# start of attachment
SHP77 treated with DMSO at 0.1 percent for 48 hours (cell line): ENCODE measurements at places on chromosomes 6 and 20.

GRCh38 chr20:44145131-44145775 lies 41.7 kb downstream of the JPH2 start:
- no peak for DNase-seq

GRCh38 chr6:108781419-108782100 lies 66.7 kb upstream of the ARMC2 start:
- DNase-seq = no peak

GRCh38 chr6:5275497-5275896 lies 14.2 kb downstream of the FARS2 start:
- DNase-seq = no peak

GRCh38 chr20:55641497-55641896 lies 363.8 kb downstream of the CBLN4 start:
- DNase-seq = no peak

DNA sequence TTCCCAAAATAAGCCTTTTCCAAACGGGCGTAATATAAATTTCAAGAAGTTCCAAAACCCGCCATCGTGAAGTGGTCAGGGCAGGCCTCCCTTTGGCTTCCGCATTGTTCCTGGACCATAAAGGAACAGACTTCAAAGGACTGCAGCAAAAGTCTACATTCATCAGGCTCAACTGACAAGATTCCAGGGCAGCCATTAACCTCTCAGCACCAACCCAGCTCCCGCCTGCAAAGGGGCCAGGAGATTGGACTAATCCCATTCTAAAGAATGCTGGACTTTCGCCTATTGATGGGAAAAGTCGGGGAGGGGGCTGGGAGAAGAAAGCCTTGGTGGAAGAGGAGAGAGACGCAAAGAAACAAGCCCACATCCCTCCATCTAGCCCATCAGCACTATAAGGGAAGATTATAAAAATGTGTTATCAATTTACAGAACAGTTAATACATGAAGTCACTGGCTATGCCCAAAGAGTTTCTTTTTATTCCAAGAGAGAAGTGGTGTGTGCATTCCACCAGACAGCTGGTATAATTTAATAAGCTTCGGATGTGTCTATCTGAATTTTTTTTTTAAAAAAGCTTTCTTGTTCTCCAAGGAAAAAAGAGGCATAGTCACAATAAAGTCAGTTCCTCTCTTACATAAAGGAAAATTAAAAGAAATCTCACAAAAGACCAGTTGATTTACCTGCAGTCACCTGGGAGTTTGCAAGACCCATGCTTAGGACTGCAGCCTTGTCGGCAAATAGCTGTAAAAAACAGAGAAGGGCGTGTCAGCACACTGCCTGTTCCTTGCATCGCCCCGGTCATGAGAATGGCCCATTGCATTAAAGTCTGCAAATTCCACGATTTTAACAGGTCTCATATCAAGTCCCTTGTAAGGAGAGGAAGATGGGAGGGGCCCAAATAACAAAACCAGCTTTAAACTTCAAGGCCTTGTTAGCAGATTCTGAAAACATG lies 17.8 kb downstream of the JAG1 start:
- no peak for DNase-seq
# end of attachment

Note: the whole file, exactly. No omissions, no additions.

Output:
SHP77 treated with DMSO at 0.1 percent for 48 hours (cell line): ENCODE measurements at places on chromosomes 6 and 20.

GRCh38 chr20:44145131-44145775 lies 41.7 kb downstream of the JPH2 start:
- no peak for DNase-seq

GRCh38 chr6:108781419-108782100 lies 66.7 kb upstream of the ARMC2 start:
- DNase-seq = no peak

GRCh38 chr6:5275497-5275896 lies 14.2 kb downstream of the FARS2 start:
- DNase-seq = no peak

GRCh38 chr20:55641497-55641896 lies 363.8 kb downstream of the CBLN4 start:
- DNase-seq = no peak

DNA sequence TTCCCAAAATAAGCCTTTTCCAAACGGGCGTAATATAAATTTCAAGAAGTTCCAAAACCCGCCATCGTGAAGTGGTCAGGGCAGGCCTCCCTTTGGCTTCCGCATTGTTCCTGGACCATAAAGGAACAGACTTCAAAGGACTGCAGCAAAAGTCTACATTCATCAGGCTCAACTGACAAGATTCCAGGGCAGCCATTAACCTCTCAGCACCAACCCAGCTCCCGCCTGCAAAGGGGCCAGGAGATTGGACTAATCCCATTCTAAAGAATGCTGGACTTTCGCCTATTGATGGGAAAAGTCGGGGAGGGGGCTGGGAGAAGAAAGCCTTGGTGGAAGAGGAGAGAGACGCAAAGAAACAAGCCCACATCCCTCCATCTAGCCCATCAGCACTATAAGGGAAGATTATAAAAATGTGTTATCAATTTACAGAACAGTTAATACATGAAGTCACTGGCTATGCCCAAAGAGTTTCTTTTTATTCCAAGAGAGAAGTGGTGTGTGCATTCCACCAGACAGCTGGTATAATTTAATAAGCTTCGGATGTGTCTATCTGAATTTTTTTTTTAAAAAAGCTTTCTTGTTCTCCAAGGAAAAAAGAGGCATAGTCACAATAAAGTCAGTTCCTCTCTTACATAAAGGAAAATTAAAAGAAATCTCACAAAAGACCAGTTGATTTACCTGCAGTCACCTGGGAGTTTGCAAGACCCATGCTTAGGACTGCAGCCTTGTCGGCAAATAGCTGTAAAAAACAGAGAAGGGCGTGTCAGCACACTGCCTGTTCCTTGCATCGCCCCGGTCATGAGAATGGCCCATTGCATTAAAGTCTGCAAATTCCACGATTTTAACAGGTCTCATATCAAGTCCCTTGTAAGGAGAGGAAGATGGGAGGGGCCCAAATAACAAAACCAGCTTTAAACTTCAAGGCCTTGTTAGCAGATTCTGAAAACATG lies 17.8 kb downstream of the JAG1 start:
- no peak for DNase-seq